1. Wow! Those are worth growing for the flower alone. Great that they are also edible, I’ll have to keep an eye out for them in Italian produce stores.

  2. I can’t believe someone would do this to you – like seriously a nice gardening website? The world has become a scary and hate filled place and it makes my heart sad. It also makes me angry that it would mar such a happy time for you.

    We moved to Corso Italia from the east end in April – our first house and we love it too. I love the shops on St. Clair like the portuguese grocer Tavora and being so close to Wychwood barns and The Stop. I love our elderly neighbours who see me carrying home tomato seedlings and tell me it’s too soon to plant them and that they can take me to their favourite place to get better tomato plants.

    I’m especially loving the mix of cultures in the neighbourhood and how the stores sell a mix of Italian, Latin American and Portuguese products. The little butcher shop closest to us has a sign up in the window saying “we speak Italian, Portuguese and Spanish” and I can get everything from proscuitto and fresh ricotta to tortillas, achiote paste and queso fresco!

    Also you should trek over to International Cheese you can get fresh ricotta and bocconcini still warm from the factory outlet.

    So welcome to the neighbourhood and I for one look forward to reading more of your adventures!

  3. How fascinating! Muscari are one of my favorites – for all the forms they come in, and for how the usual grape hyacinths hang out all winter with clean, green leaves in the snow. And… that is awful about the threatening emails. May you stay safe and sound now, and thoroughly enjoy exploring your new neighborhood.

  4. These look lovely! I will try to grow them here in Texas this spring…and see if they’ll make the trek up to Philadelphia during the impending summer relocation I am about to embark upon! I second the emotion that I am sorry to hear that people have been taking out their fear and anger on you….and seriously, here??? I love the writings and the tips and the jokes and the photos and the stories that you share for all of us here…your website keeps me in love with the spirit of gardening and of sharing info with others, even if I don’t know them. Thanks….and enjoy your new home!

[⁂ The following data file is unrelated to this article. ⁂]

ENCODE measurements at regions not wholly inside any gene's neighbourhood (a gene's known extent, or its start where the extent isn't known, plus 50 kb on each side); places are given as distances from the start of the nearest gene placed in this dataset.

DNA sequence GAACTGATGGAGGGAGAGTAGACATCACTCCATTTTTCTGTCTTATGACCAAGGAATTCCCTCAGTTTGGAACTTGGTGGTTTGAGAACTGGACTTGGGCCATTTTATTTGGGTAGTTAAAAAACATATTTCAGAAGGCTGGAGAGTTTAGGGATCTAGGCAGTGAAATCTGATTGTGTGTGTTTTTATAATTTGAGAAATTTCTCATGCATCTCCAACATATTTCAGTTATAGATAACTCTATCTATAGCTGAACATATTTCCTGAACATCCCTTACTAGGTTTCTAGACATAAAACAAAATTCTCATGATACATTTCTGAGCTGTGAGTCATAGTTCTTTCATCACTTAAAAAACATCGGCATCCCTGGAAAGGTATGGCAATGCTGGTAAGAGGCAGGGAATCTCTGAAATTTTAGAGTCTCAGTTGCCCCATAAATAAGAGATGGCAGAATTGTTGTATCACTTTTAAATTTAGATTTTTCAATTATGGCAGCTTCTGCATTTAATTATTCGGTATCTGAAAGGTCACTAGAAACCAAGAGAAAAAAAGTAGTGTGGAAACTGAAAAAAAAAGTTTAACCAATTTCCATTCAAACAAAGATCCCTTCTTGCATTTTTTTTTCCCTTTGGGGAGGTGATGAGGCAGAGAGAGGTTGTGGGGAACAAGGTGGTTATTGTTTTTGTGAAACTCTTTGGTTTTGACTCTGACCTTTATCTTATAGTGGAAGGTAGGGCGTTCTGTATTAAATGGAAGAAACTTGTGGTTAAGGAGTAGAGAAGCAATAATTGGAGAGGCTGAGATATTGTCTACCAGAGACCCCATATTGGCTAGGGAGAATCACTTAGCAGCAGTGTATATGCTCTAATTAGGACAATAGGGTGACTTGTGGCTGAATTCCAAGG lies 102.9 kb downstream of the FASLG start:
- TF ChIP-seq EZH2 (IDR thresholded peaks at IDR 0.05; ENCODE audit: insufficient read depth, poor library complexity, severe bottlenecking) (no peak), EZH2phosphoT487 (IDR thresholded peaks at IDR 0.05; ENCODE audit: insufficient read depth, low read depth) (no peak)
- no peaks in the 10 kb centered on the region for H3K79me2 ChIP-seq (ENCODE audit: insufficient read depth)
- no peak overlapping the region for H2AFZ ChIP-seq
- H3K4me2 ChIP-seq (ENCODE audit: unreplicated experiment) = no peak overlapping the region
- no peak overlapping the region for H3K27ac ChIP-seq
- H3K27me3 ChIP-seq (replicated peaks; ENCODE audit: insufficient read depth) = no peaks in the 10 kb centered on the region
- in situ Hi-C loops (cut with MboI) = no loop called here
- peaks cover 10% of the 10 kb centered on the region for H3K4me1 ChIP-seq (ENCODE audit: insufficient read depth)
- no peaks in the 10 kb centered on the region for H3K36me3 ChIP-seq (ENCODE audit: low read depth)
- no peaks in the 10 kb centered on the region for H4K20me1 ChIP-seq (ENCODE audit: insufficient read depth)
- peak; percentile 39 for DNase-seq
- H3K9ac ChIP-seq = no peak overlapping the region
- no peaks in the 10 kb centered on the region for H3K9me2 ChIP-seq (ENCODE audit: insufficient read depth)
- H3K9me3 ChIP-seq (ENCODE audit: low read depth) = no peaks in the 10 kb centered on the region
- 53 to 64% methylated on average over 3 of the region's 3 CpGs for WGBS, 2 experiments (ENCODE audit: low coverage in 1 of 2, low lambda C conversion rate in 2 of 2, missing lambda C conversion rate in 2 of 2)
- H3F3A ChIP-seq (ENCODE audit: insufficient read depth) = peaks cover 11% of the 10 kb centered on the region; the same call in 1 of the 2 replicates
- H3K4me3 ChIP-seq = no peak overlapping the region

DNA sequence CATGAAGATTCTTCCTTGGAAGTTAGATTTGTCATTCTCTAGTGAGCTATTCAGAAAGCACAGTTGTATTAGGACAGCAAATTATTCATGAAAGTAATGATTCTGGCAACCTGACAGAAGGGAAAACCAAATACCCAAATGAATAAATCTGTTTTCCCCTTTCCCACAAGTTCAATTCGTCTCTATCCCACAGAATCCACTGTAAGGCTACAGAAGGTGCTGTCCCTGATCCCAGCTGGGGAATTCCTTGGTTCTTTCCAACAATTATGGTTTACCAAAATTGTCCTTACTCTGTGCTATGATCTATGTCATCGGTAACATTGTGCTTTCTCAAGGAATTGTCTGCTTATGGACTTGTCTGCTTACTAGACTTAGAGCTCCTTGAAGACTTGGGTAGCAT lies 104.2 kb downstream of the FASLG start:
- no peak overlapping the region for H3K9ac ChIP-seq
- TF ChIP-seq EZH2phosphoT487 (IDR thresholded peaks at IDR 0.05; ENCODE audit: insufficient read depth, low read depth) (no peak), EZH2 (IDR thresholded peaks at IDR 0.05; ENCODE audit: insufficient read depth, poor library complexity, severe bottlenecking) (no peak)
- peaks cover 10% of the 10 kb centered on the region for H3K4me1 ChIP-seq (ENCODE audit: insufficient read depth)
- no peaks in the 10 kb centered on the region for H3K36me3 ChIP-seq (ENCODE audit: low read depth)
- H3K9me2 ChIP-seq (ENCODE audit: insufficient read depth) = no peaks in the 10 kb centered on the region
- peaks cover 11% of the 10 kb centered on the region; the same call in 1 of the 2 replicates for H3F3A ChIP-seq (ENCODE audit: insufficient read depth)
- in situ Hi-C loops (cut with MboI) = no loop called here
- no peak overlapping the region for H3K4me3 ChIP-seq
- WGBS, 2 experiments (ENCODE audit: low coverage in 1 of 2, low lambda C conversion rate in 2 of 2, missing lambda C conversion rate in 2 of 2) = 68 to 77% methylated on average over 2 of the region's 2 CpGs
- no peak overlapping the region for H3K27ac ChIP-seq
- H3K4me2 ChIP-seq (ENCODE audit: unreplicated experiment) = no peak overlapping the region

5. I have never heard of eating Muscari bulbs. They are very hardy and easy to grow. I have them in my zone 3 garden. I know what you mean about wanting to include personal anecdotal writing in blog posts and other writing. It must have been horrible to receive those threatening emails as well as how is has cramped your writing style. I hate it that a few nasty people can spoil everything for the majority of us.

  6. What an interesting delicacy! It’s terrible that people would threaten you personally… for having a GARDENING blog. Sheesh.

    Anyway, welcome to the neighbourhood – no wonder you were looking at the Little House. We’re nowhere quite so nice: just east of Dufferin, closer to Eglinton, but we swim at JJPiccinnini sometimes. :-)

  7. How fabulous to move to a place with such wonderful shops and mix of cultures. So sorry you have been harassed. Seems so unlikely for a gardening blog. I have lots of grape hyacinths and love the way they multiply. They’re so pretty and cheer everything up. Good luck with eating and planting your bulbs and enjoy your new home and garden. . .it’s very exciting, I’m sure.

  8. I’m so sorry that you went through such a horrible ordeal. Hopefully you can put it all behind you now.

    I had no idea that Muscari (any variety) was edible. Incredible.

    I have a question for you. A number of years ago I grew a variety of spinach that had a buttery taste. I “thought” it was called butter spinach. I can’t find it anywhere. Have you heard of such a spinach and do you know it’s proper name? I was hoping to plant some again this year. Thanks.

  9. People are lame sometimes. And apparently have a lot of time on their hands. Also, I was naive to never even consider that you would be dealing with that… I guess in my head I thought only people like politicians & celebrities would have to experience that, because really, what could you have said or done that rubbed them the wrong way?

    But your new neighborhood sounds lovely, and makes me want to move to Canada… it seems like cultures are much better preserved there than in America…